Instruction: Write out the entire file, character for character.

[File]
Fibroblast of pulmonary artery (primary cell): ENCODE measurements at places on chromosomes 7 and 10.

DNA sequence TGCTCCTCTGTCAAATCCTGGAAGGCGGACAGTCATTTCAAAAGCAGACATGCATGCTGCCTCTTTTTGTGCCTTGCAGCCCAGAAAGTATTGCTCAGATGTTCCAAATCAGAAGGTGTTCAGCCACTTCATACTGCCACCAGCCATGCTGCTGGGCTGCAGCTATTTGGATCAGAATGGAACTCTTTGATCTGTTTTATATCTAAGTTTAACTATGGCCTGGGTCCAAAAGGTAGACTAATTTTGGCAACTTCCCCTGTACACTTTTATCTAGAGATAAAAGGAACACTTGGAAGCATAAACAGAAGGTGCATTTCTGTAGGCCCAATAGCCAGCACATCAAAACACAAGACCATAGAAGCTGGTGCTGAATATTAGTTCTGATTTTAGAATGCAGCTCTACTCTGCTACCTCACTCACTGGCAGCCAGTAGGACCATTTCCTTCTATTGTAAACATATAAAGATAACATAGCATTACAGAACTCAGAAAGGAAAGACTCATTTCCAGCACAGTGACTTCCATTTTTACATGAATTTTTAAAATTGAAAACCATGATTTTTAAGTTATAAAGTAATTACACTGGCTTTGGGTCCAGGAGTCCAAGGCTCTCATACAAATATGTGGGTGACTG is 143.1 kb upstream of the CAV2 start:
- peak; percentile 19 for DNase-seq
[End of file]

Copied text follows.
Fibroblast of pulmonary artery (primary cell): ENCODE measurements at places on chromosomes 7 and 10.

DNA sequence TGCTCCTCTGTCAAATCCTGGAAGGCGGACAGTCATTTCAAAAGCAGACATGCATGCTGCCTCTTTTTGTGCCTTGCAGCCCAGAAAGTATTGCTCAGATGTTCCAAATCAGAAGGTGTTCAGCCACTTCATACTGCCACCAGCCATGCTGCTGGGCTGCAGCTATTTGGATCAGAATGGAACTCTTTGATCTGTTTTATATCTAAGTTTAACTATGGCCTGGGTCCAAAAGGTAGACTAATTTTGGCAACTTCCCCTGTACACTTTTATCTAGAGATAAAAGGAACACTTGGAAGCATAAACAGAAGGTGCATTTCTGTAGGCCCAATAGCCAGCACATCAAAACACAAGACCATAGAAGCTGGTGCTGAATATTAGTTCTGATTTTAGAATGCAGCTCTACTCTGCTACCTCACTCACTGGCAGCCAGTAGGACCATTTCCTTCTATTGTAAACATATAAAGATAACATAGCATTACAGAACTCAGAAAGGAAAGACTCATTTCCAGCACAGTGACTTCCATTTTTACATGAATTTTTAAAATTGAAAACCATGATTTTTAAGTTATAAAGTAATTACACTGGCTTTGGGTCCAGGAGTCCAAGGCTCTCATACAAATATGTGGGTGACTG is 143.1 kb upstream of the CAV2 start:
- peak; percentile 19 for DNase-seq